R.I.P. Saturn, Saab and Pontiac?
GM may drop popular nameplates to secure bailout, stay alive.
General Motors (GM) may sell or drop its Saturn, Saab and Pontiac nameplates as part of the effort to secure a $12 billion federal loan. Earlier, the automaker had dropped the Hummer in response to declining sales and rising gasoline prices.
A final decision on putting the brands out to pasture hasn't been made, Bloomberg reports.
Reducing the number of brands may allow GM to sharpen its image and better target its advertising. The company will present its plan to Congress on December 2nd, where it will underscore its ability to repay the loan. A hearing is scheduled for December 5th and Congress may vote on the issue as soon as December 8th.
For its part, GM may run out of cash by January if it doesn't receive the capital injection.
But cutting the number of models offered won't be enough to save it. The automaker must also reduce debt levels and labor costs for retired and active members of the United Auto Workers Union.
Reorganization under Chapter 11 bankruptcy protection may be the best way to solve the company's long-term structural problems, but CEO Rick Wagoner has rejected this notion and is seeking the bailout. Meanwhile, the Wall Street Journal reports that some of the failing automaker's board members are willing to consider bankruptcy. This could trigger internal bickering when unity of purpose is needed.
Domestic automakers have consistently lost market share to imports -- especially Toyota (TM) and Honda (HMC) -- and many in Congress fear the industry will vanish without federal aid. GM et al. now grab about 48% of the domestic market, a decline of nearly 20 points since the beginning of the decade.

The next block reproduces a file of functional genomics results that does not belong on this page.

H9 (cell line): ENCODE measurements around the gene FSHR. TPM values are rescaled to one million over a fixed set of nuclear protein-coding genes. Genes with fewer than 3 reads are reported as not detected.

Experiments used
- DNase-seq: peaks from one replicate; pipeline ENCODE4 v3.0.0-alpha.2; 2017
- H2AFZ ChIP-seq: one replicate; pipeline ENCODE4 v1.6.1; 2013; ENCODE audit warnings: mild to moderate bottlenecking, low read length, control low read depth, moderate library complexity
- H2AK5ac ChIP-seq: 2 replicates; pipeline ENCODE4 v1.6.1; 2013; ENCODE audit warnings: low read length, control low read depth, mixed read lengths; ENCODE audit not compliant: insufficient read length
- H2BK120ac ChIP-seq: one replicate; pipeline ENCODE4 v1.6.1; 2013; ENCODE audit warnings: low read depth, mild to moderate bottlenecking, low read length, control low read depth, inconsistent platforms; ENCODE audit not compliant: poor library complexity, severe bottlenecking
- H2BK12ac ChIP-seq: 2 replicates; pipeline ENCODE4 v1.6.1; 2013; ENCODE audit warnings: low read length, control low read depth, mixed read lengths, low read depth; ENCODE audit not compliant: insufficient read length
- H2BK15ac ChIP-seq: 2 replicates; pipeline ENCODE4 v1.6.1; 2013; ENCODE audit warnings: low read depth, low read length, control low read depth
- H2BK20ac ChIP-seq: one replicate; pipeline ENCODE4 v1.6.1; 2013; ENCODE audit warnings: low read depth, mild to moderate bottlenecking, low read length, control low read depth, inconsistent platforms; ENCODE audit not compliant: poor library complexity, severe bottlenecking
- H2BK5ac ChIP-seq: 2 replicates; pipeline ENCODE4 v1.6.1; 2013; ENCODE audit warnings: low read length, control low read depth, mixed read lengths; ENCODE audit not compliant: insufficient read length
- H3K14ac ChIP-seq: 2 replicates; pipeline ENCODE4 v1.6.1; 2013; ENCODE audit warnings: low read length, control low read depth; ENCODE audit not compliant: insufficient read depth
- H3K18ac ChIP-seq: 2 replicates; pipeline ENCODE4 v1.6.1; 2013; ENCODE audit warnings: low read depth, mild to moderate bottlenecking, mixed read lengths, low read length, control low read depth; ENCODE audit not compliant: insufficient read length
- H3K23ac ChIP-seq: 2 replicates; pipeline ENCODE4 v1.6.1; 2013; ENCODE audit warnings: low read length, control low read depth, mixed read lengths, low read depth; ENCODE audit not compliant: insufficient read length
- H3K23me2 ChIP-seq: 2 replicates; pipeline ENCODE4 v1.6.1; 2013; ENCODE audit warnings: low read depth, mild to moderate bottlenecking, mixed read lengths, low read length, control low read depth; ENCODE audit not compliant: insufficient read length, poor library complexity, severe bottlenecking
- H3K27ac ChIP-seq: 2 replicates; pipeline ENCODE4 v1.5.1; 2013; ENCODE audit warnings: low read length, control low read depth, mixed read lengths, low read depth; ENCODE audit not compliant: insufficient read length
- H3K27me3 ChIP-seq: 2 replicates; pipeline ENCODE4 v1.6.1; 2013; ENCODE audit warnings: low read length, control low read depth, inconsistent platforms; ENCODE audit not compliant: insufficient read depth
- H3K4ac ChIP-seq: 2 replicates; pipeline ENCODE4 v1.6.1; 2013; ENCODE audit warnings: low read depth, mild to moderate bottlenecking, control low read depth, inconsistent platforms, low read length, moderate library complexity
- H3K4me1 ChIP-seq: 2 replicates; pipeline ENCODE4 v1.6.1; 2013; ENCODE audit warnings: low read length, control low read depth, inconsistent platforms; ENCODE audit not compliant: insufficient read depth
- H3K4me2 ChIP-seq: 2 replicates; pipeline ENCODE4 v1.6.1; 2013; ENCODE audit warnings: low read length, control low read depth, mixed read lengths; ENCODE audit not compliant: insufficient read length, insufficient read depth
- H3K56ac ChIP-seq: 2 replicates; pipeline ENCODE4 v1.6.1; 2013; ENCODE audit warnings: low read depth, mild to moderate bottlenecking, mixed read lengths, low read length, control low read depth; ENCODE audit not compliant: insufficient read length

With luck, the loans will allow US automakers to retool and develop new cars, including hybrids and fuel efficient models that will compete with the imports.
The first round of loan guarantees, if they happen, are likely to be a down payment and the automakers are almost certain to come back for more. Union contracts are a serious impediment, and it's difficult to see how Detroit can compete in the global economy as presently structured.
The Democratically-controlled Congress is unlikely to chip away at union protections and may place more mandates on the industry. This would create the worst of all possible worlds: Fleets essentially designed by lawmakers that have little or no experience in the private sector - and sure as hell aren't auto designers.
If so, the bailout would be money down the rabbit hole and would do nothing to strengthen General Motors, Ford (F) or Chrysler in the world market.
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